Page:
A significant number of life-sentence inmates should have been released years ago, but mistakes in processing their cases have led to long delays, the study suggests. One prisoner was found to have served 16 years longer than the original tariff set by the court. The rapid rise in the number of lifers is also attributed to the increase in discretionary life offences.
The findings, published today in a report called Lifers, come in a joint study by Her Majesty's inspectorates of prisons and probation. In the 10 years to 1997, the number of lifers in jails in England and Wales rose from 2,339 to 3,721.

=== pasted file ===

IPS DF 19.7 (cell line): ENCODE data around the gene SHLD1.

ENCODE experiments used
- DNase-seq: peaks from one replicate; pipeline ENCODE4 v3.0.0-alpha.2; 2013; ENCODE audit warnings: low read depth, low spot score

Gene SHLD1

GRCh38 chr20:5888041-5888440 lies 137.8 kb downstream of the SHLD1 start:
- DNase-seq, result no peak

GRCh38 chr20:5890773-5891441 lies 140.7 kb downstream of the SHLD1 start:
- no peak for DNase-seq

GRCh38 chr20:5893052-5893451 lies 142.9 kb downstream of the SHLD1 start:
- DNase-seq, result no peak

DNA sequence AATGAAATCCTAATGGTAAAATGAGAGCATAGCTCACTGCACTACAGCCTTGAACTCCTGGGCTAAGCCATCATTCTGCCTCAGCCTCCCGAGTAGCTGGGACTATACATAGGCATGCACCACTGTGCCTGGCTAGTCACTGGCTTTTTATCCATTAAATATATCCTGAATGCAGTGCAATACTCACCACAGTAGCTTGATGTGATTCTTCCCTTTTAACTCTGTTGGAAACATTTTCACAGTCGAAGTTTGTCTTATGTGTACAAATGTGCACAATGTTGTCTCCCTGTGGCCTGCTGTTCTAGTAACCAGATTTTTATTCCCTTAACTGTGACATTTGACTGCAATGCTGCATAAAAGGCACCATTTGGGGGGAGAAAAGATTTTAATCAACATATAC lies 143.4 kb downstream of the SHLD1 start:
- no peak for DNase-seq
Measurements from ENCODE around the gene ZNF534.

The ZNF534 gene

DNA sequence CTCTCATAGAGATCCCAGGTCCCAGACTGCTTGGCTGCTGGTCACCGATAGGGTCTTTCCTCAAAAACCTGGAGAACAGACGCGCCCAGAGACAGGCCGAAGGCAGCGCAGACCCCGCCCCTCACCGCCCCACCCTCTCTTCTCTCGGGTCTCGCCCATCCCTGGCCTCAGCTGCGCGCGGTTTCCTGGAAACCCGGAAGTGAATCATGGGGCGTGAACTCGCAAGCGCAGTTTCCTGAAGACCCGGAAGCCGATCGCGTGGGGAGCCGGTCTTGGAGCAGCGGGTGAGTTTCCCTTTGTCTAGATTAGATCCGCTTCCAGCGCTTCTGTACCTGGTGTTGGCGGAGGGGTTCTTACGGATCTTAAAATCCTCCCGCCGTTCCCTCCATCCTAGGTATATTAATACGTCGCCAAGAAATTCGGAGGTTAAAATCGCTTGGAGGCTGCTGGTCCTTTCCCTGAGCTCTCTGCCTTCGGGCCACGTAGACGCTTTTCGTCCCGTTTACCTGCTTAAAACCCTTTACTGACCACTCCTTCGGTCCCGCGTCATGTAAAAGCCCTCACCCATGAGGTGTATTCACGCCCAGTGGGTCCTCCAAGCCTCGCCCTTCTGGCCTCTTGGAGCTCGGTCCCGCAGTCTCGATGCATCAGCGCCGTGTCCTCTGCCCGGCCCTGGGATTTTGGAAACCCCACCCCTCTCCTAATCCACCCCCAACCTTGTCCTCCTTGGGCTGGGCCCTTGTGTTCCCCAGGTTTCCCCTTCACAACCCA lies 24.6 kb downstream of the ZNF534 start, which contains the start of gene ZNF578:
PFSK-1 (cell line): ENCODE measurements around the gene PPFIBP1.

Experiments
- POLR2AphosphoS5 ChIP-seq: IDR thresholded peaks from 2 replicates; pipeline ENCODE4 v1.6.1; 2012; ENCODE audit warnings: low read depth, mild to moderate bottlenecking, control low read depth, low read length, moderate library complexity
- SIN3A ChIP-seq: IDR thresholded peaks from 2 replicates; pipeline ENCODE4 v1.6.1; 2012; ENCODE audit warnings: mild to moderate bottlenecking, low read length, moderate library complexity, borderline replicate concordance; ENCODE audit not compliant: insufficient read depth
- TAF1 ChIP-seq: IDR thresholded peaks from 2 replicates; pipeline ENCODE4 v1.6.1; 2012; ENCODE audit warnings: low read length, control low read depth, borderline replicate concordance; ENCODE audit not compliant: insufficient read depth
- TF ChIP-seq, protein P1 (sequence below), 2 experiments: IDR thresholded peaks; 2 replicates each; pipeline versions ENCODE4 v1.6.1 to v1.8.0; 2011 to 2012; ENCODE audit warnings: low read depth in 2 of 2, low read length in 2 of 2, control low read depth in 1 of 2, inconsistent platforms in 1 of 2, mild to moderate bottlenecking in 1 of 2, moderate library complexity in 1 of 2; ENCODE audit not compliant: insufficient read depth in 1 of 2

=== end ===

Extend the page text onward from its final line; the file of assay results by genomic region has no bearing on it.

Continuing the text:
A life term is the mandatory penalty for murder. A discretionary life sentence can be passed for other grave offences. Automatic life terms have also been introduced for people convicted of a second serious crime.
The Home Office said yesterday that it was setting up a committee to oversee improvements to the system.Reuse content